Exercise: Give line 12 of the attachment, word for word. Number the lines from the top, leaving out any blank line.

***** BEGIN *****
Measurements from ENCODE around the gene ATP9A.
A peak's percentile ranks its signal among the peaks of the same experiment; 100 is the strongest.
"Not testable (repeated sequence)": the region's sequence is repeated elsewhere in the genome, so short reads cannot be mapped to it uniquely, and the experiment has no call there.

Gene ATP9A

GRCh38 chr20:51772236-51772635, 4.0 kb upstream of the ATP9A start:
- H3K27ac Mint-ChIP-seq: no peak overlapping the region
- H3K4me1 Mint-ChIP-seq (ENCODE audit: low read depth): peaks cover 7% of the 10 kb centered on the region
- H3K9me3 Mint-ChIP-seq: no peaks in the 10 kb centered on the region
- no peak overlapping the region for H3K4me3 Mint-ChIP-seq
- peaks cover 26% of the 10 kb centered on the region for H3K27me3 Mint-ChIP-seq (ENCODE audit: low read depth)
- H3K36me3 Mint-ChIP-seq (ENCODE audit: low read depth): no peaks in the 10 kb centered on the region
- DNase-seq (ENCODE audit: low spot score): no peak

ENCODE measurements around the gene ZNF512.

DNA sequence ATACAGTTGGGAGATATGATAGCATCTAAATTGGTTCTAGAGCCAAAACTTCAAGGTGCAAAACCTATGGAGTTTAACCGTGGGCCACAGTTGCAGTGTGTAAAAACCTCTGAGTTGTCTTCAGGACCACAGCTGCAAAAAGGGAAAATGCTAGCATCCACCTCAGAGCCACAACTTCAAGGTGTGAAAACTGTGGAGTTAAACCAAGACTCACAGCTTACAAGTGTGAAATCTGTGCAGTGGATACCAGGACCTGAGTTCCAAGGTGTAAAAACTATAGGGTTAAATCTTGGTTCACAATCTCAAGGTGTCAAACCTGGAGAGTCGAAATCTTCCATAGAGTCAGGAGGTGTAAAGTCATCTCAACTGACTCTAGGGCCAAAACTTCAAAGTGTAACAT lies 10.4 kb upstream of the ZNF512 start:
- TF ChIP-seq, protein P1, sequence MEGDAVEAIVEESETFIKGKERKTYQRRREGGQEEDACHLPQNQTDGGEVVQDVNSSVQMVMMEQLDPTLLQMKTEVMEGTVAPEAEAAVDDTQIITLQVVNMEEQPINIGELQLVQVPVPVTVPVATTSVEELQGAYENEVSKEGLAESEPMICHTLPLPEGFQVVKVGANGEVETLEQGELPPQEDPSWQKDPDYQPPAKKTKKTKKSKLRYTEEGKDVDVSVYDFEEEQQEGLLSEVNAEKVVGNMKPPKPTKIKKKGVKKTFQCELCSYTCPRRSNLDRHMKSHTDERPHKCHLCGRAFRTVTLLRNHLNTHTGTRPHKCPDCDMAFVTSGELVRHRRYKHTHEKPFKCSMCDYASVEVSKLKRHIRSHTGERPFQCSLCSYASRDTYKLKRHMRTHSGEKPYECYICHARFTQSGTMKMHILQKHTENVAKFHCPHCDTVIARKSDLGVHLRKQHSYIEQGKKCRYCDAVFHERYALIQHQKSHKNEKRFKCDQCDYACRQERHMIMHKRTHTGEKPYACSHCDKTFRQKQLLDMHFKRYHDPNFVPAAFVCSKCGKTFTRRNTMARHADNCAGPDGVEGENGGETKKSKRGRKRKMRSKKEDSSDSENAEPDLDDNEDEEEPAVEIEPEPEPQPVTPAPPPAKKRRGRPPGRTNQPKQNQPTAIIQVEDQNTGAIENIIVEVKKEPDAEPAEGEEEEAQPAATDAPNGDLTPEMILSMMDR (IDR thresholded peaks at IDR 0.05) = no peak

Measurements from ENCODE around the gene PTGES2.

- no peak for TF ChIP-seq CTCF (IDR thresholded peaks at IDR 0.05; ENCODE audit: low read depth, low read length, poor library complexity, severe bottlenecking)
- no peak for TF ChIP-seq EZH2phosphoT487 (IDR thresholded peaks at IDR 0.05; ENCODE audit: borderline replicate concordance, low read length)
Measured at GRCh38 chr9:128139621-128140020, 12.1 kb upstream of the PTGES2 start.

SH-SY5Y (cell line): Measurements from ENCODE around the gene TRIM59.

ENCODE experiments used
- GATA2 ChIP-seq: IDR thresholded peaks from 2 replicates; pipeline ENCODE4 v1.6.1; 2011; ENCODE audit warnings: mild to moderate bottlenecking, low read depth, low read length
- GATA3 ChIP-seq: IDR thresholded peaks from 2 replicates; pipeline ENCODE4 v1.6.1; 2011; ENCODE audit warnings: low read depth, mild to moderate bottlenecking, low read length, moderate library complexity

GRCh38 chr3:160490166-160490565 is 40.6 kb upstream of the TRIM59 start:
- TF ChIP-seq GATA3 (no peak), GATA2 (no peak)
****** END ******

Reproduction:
- DNase-seq (ENCODE audit: low spot score): no peak